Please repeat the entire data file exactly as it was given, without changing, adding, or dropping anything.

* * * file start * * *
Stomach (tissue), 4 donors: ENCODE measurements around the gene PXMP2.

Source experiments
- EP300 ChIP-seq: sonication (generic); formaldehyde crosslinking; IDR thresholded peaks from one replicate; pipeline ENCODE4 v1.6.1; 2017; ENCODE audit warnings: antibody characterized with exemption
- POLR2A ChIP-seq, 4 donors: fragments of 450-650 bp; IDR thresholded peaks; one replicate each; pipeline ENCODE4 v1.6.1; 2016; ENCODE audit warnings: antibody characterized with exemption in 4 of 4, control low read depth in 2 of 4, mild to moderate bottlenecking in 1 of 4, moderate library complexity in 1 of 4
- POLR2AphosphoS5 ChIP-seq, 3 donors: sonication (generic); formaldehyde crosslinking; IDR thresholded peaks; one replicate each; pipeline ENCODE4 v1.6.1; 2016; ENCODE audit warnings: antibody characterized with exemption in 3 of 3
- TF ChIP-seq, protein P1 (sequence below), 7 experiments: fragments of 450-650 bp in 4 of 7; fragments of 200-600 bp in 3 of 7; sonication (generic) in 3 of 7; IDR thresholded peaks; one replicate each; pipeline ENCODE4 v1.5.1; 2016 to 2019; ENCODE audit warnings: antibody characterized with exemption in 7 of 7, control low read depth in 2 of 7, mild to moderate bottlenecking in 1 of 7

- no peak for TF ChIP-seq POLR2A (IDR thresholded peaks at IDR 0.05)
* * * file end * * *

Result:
Stomach (tissue), 4 donors: ENCODE measurements around the gene PXMP2.

Source experiments
- EP300 ChIP-seq: sonication (generic); formaldehyde crosslinking; IDR thresholded peaks from one replicate; pipeline ENCODE4 v1.6.1; 2017; ENCODE audit warnings: antibody characterized with exemption
- POLR2A ChIP-seq, 4 donors: fragments of 450-650 bp; IDR thresholded peaks; one replicate each; pipeline ENCODE4 v1.6.1; 2016; ENCODE audit warnings: antibody characterized with exemption in 4 of 4, control low read depth in 2 of 4, mild to moderate bottlenecking in 1 of 4, moderate library complexity in 1 of 4
- POLR2AphosphoS5 ChIP-seq, 3 donors: sonication (generic); formaldehyde crosslinking; IDR thresholded peaks; one replicate each; pipeline ENCODE4 v1.6.1; 2016; ENCODE audit warnings: antibody characterized with exemption in 3 of 3
- TF ChIP-seq, protein P1 (sequence below), 7 experiments: fragments of 450-650 bp in 4 of 7; fragments of 200-600 bp in 3 of 7; sonication (generic) in 3 of 7; IDR thresholded peaks; one replicate each; pipeline ENCODE4 v1.5.1; 2016 to 2019; ENCODE audit warnings: antibody characterized with exemption in 7 of 7, control low read depth in 2 of 7, mild to moderate bottlenecking in 1 of 7

- no peak for TF ChIP-seq POLR2A (IDR thresholded peaks at IDR 0.05)